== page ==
Once upon a time…

Note: This post could be triggering, please read with care.

There was once a little girl who got hurt by the people who should have taken care of her.  This experience taught her about keeping secrets, packing the bad things into containers inside her head and to forget about most of the bad things altogether.  She became good at playing the parts and emotions that were acceptable to those around her.  Compartmentalisation and dissociation became her way of life.

As this girl grew, the dissociative walls became higher and more entrenched.  Her core beliefs were that she was a nuisance, stupid and ugly.  But she wasn’t a victim.  Oh no, she knew that bad stuff had happened, but she believed that it happened to every little girl, and no one else seemed to be complaining.  So when the girl became a woman and met a nice man, she didn’t tell him about the bad stuff; instead she listened to his stories of being abused by his sister when he was a boy.  She didn’t understand how that could have happened to this seemingly big, strong man.  It made him cry and she comforted him.

So began, what would become 8 years of physical, psychological and sexual abuse for that woman – me.

In many ways, the man came into the relationship more honest and open than we did.  He said he’d been abused, we didn’t. We got so caught up in his past that we didn’t say anything about ours – we didn’t really consider it that bad or worthy of talking about anyway.  Abuse was what we had come to expect.  So when he raped us for the first time, we dissociated it away and considered it normal.  Besides, he was good to us – he gave us flowers, cooked for us and treated us with a form of delicate care (when in front of other people) we’d never experienced before.

A pattern developed over time, he would have a crisis of some sort and we would save him.  He needed us to be strong, so we were.  We were hardly innocent within this scenario.  The woman at work used to feel sorry for him as we appeared to pick on him and order him around.  I can understand why they would get this impression – he needed to be saved and we needed to be a saviour.  The weaker he became within his work and mental health, the stronger we had to be, and the more he would abuse us when no one was looking.  The strength we showed to the world was one of us organising our world to gain some control.  When we got behind closed doors there would be a dissociative switch to one who enjoyed the pain that he inflicted sexually and physically.  He became good at triggering our switches, so we built the walls inside our internal house higher and stronger.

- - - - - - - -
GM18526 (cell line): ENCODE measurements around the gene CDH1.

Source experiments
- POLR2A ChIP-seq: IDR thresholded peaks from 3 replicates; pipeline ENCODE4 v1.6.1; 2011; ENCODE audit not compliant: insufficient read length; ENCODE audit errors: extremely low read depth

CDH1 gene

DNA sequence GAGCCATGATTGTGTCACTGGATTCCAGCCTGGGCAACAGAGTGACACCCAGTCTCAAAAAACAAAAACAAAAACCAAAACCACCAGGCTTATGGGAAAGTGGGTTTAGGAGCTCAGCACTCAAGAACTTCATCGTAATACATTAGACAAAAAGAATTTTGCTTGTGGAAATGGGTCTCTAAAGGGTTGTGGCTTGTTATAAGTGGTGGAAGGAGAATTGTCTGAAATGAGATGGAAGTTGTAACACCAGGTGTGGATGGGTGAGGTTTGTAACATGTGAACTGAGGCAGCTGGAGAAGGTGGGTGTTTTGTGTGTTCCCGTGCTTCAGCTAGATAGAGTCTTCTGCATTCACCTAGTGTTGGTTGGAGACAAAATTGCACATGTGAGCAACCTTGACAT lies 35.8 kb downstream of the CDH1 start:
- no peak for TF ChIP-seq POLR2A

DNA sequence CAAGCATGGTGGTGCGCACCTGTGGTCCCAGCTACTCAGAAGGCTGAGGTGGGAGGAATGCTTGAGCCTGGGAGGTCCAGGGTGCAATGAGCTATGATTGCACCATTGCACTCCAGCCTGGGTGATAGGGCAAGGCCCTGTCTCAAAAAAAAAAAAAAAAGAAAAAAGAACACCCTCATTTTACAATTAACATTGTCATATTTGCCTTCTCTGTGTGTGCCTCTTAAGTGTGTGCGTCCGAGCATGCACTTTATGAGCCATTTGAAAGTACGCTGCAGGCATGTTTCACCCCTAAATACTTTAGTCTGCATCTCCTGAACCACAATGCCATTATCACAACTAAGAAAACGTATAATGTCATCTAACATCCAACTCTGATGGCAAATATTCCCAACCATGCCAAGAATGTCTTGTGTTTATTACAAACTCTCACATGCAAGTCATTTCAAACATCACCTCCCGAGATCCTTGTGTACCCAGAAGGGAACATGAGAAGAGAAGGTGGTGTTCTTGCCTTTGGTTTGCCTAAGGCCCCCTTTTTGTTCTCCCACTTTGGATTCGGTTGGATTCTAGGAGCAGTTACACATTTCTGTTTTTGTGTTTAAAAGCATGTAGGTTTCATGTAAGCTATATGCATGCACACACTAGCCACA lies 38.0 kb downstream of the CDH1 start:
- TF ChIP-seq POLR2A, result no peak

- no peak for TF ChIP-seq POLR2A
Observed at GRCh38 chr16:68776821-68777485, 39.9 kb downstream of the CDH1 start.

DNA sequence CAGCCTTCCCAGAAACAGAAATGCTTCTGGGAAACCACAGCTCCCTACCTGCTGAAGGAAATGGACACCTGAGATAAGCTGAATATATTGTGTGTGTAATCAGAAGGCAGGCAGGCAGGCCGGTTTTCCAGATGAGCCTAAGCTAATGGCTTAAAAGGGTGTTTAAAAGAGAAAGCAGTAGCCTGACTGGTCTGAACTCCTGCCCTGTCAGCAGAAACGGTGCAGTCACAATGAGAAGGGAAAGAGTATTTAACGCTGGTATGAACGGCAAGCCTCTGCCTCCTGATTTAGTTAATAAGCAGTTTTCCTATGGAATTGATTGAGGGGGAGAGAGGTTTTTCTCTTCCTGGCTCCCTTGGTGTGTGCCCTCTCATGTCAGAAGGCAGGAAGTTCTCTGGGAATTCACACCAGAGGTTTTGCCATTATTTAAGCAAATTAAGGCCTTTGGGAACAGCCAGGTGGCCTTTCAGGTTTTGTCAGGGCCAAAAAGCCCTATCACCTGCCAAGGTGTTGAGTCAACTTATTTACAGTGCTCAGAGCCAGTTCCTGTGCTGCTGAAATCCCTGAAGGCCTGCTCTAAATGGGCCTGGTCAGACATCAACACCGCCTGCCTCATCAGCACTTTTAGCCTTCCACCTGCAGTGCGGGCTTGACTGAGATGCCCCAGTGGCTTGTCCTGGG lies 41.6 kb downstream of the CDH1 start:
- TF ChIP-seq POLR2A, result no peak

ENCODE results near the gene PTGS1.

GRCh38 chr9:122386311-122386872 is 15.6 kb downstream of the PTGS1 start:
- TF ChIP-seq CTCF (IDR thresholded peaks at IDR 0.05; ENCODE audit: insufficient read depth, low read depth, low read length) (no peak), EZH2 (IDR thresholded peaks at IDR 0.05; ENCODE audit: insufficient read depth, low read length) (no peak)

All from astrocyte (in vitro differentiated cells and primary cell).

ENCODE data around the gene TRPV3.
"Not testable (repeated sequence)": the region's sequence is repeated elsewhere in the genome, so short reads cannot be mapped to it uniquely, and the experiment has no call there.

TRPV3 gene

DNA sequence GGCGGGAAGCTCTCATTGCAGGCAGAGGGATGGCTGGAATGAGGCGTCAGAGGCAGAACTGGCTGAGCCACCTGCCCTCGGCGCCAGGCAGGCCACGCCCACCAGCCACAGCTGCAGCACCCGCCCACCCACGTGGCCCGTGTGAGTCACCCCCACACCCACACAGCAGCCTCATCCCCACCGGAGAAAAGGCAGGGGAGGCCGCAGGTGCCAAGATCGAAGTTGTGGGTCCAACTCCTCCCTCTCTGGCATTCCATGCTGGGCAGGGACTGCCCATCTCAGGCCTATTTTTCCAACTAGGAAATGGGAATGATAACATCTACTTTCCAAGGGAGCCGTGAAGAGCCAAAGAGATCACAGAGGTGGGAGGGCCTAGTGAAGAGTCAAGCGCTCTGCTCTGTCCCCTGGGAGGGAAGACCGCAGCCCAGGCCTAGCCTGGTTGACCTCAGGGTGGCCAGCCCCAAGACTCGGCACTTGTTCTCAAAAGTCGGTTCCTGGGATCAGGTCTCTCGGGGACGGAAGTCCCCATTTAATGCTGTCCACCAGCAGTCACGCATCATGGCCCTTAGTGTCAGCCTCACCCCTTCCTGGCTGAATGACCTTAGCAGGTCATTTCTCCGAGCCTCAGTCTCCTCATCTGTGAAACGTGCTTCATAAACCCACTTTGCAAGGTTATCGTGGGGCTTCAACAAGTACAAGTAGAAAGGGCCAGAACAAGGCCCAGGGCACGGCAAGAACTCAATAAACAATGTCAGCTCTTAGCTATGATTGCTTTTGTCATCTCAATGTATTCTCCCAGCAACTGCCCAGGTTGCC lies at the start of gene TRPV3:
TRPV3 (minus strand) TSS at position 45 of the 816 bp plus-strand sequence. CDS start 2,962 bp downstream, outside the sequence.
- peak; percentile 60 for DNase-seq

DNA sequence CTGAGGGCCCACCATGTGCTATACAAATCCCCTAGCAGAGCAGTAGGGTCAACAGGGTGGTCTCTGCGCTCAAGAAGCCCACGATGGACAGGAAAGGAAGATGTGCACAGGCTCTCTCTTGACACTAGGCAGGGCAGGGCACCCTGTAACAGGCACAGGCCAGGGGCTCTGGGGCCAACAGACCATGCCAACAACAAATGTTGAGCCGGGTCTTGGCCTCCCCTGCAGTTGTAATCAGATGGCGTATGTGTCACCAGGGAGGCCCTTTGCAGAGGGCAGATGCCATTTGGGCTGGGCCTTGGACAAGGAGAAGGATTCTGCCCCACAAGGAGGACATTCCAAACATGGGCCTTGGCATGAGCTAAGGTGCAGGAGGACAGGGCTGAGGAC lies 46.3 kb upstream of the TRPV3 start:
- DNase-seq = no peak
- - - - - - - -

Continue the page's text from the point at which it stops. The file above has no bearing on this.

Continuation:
About four years into the relationship, we were in a side impact car accident.  We sustained a mild concussion.  In that one instant, our lives changed forever. Our coping mechanisms fell apart.  Suddenly we were weak.  Suddenly he had to be strong, but he wasn’t able.

He had been intermittently seeing different therapists over the years, but had never seen one for more than three sessions.  They were always useless or changing their fees or playing games…   We realised we were in trouble and started counselling again.  He began to self-injure, often in front of us or because of us.  He was fired from his job for assaulting a supervisor.  We tried to be strong, but were slowly falling apart.

He got a job as a security officer – a job where he could “get some respect”.  We also changed jobs.  But nothing fixed the things that were happening in each of our heads or in that house.  We were two people who had serious mental health issues crashing into each other.  We became suicidal and were regularly assessed for danger, always to be released back into the care of the strong man who was now our husband.

On the 9th of February 2008, we attempted suicide.  It wasn’t our most serious attempt, but it landed us in A&E and then the secure psychiatric ward.  On the 10th of February 2008, the strong man took us home.  What followed is blurry, but I know M made a smart arse remark to him about how he needed to grow up.  He then showed us how strong he was by trying to kill us.  His level of violence scared him and he called our mother, screaming that he’d done it this time and it was all over.  The mother thought he’d killed us.  When she talked to us, she asked if we wanted someone to come up to be with us.  Sophie said “yes”.  With our family there, he couldn’t cope with what had happened, so left the house on the 14th of February 2008.

Looking back, I can see how our different issues collided to cause what happened.  If he’d married someone who wasn’t dissociative, this probably wouldn’t have happened.  We were so conditioned for abuse, if it hadn’t been him, it would’ve been someone very similar.  Could we have ever made it work?  I doubt it.  He was not interested in healing.  He paid lip-service to therapy, but wasn’t prepared to invest the time and energy.  I was too defensive and in deep denial.  I wasn’t prepared to heal myself, instead I was so caught up in his problems that he was all I could see.  My life became about fixing him.  He has refused to attend the court ordered counselling as part of the Protection Order, so I don’t think he’ll ever heal.  I hope he does and proves me wrong…